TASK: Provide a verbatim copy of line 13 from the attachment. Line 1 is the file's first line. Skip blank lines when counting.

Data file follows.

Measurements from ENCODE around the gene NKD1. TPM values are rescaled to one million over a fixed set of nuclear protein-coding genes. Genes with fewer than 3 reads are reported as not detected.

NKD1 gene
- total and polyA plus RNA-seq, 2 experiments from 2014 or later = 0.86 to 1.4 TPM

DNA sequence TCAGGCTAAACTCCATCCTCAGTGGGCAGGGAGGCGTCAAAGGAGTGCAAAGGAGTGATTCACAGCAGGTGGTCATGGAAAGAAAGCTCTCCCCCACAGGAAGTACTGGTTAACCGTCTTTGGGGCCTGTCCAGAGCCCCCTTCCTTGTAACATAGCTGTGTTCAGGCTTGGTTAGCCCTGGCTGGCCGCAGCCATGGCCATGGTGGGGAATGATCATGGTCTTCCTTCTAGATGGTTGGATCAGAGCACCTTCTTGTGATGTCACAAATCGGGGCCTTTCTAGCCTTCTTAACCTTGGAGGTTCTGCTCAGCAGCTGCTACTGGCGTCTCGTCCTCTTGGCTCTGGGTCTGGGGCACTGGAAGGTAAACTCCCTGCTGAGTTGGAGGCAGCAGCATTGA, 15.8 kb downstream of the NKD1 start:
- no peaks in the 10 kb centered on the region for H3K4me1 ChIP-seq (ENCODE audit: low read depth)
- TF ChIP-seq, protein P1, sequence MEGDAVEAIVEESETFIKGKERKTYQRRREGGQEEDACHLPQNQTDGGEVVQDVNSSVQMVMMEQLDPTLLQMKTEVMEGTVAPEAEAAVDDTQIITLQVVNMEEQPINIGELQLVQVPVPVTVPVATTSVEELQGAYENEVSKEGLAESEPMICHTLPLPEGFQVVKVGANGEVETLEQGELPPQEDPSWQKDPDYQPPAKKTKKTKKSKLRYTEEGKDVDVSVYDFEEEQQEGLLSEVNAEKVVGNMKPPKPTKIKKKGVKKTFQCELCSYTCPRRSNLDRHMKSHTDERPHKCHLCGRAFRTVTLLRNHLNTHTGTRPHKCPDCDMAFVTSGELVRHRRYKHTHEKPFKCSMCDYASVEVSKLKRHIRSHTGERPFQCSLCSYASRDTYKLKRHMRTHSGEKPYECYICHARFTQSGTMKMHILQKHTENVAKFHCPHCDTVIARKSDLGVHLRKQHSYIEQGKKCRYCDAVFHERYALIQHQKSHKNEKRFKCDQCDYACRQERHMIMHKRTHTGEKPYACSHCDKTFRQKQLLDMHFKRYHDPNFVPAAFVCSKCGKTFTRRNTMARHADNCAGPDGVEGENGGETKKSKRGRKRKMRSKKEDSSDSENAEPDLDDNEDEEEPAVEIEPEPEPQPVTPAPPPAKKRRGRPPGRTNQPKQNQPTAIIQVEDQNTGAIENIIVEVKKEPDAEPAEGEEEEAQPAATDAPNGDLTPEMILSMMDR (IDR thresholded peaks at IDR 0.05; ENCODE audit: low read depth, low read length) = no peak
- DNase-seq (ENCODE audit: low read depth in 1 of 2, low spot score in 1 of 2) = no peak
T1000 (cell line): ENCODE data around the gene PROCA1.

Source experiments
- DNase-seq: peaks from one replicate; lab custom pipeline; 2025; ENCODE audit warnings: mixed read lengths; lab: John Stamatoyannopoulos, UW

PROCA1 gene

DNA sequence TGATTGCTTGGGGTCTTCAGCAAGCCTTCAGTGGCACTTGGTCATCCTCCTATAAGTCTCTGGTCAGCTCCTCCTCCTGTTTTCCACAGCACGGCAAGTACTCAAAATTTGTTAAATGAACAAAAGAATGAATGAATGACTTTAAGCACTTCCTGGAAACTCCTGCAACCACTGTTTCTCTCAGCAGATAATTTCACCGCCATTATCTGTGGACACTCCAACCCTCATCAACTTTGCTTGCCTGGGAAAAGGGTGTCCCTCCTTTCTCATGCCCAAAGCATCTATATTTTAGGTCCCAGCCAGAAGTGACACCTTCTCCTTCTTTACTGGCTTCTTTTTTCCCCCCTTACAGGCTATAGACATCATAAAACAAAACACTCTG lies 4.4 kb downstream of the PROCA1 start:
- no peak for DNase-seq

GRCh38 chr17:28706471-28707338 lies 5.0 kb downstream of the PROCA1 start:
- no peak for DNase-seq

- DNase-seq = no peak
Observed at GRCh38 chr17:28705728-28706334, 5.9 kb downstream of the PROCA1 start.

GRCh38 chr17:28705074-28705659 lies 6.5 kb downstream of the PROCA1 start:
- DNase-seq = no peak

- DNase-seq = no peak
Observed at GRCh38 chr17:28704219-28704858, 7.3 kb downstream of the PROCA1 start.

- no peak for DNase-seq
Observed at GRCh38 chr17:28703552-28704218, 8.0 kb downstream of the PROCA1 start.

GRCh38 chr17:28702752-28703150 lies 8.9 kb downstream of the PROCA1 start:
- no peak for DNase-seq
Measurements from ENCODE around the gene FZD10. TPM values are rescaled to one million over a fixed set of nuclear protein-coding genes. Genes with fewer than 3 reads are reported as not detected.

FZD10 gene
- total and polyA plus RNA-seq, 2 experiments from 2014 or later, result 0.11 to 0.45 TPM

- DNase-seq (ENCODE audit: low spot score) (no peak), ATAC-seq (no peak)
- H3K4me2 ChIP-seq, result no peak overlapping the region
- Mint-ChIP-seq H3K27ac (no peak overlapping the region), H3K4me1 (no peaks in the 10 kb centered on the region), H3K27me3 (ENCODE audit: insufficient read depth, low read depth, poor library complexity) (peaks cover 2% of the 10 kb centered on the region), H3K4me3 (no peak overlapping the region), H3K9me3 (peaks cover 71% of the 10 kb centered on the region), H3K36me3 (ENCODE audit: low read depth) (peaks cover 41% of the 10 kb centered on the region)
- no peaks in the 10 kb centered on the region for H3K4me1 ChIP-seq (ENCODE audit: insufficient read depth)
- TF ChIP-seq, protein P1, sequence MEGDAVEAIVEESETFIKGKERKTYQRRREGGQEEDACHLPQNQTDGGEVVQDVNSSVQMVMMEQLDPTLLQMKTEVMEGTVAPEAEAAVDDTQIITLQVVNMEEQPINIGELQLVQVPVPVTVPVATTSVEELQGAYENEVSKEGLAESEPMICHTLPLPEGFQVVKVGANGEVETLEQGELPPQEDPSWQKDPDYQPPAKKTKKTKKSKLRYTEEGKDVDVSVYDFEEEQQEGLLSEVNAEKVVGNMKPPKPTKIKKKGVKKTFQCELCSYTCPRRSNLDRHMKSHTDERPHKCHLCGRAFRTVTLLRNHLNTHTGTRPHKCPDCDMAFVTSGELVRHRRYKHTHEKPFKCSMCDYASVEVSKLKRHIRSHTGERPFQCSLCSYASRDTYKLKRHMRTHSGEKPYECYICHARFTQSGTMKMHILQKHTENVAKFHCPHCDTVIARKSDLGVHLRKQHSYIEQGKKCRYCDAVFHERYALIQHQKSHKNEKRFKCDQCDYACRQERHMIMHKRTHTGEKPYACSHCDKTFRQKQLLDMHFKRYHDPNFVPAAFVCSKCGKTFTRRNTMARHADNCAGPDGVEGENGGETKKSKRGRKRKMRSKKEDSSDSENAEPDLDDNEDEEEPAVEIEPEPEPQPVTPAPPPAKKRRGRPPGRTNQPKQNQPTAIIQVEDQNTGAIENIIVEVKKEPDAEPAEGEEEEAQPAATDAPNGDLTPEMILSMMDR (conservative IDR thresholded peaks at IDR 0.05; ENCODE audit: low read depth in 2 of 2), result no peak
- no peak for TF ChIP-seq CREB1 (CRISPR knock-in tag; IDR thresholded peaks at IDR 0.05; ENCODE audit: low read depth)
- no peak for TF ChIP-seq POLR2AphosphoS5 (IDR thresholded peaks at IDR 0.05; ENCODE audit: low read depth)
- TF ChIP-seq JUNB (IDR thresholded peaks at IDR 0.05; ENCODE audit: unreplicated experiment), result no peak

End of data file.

- no peak for DNase-seq